The researchers will examine consumers’ opinions, preferences, current habits, barriers, and needs with regard to price data and price data tools.  Using data from a national survey, interviews, and focus groups, they will address three sets of questions: (1) What are people’s attitudes, concerns and opinions on price transparency and price data? (2) How, from what sources, and under what circumstances are Americans already accessing price data and how do early adopters evaluate the price data tools they use? (3) What are people’s preferences regarding price data?  The goal of this project is to generate nationally representative benchmarks of consumer use of and perspectives on price data and price data tools, and to inform policymakers, health care providers, consumer groups, employers and insurers on appropriate strategies to engage consumers with price data.

The Effect of Point-of-Care Price Information on Physician Ordering Behavior and Clinical Decision-Making
Alyna Chien, M.D., Boston Children’s Hospital

The researchers will evaluate the impact of a physician-targeted price transparency program on physicians’ test ordering rates, care quality, and use of price information in clinical decision-making and conversations with patients.  The researchers will conduct a randomized controlled trial at a large multispecialty group practice in which physicians will receive alternate versions of the same price information at the time of test ordering.  Following the intervention, the researchers will conduct semi-structured interviews with randomly-selected physicians from each study arm.  The goal of this project is to inform future health policy efforts aimed at engaging physicians to act as stewards of health care resources.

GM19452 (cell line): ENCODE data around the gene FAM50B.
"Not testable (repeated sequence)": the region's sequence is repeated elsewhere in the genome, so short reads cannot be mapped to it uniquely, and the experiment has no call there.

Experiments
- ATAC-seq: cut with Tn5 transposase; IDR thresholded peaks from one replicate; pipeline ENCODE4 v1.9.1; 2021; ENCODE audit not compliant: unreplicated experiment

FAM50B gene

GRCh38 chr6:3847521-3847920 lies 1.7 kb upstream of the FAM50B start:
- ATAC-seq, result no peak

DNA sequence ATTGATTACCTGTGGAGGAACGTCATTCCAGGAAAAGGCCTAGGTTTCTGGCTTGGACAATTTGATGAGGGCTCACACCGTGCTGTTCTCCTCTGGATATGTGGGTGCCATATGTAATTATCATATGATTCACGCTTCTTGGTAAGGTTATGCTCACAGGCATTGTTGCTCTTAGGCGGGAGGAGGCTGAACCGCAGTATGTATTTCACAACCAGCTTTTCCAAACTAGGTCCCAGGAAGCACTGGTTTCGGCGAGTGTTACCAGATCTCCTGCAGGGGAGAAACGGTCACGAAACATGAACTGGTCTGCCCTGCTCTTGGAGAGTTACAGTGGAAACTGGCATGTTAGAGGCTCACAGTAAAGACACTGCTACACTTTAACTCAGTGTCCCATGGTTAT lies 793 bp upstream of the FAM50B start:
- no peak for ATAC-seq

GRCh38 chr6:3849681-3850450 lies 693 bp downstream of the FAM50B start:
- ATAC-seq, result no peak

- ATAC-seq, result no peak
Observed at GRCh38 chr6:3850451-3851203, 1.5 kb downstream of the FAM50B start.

Effects of Physician Concentration, Physician-hospital Integration, and ACOs on Prices in Commercial Health Care Markets
J. Michael McWilliams, M.D., Ph.D., Harvard Medical School

The researchers will estimate the impact of physician concentration, physician-hospital integration, and accountable care organizations (ACOs) on prices paid for physician services. They will use Truven MarketScan claims data from large employers to construct price indices at the market level for a representative set of physician services. They will also use American Medical Association (AMA) Group Practice (GP) data linked to Medicare claims via national provider identifiers to measure market share of provider groups, a claims-based metric to measure physician-hospital integration, ACO provider networks and linked claims to measure ACO penetration and American Hospital Association (AHA) data to examine hospital market concentration. The goal of this project is to inform regulatory policy discussions of provider concentration and integration.